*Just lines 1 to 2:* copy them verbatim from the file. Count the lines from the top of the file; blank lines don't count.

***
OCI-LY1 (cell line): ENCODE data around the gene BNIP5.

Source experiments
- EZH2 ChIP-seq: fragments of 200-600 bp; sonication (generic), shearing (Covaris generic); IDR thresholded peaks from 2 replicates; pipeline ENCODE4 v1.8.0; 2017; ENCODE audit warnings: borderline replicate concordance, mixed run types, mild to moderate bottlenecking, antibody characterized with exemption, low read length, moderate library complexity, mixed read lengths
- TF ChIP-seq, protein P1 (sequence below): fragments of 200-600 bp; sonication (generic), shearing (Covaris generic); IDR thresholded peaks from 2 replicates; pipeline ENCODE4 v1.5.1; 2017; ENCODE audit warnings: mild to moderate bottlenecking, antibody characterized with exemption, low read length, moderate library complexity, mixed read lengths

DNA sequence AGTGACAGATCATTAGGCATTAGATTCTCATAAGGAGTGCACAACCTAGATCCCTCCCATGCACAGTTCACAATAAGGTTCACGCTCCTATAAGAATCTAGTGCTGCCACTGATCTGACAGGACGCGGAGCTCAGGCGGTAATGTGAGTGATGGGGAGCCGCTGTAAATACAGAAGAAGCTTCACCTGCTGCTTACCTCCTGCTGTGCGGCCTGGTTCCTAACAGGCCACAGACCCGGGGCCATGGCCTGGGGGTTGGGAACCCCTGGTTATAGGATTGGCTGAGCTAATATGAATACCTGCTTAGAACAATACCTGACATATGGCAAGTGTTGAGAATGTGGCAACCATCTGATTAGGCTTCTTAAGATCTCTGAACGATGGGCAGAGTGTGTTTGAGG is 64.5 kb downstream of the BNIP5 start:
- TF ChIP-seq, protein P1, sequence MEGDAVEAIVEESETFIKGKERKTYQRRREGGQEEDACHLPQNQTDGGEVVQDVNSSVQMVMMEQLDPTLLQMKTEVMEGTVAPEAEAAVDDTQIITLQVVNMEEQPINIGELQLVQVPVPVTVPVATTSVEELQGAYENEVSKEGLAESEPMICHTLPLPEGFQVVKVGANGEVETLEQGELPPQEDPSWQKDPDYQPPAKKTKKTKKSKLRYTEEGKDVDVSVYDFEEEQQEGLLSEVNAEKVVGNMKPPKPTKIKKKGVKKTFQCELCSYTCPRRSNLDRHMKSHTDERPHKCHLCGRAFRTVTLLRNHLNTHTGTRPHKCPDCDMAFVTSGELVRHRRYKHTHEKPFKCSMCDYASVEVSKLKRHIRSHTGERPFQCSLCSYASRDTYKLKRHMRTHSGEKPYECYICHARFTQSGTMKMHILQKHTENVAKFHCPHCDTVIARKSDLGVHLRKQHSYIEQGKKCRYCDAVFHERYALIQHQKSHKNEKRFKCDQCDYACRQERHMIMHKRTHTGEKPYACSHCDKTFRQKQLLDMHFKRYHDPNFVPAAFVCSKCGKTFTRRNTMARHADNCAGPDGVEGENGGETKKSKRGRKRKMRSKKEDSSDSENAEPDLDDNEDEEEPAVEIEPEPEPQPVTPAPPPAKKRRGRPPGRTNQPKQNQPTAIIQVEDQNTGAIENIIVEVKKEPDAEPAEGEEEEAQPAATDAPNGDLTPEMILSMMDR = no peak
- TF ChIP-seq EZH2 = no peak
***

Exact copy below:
OCI-LY1 (cell line): ENCODE data around the gene BNIP5.

Source experiments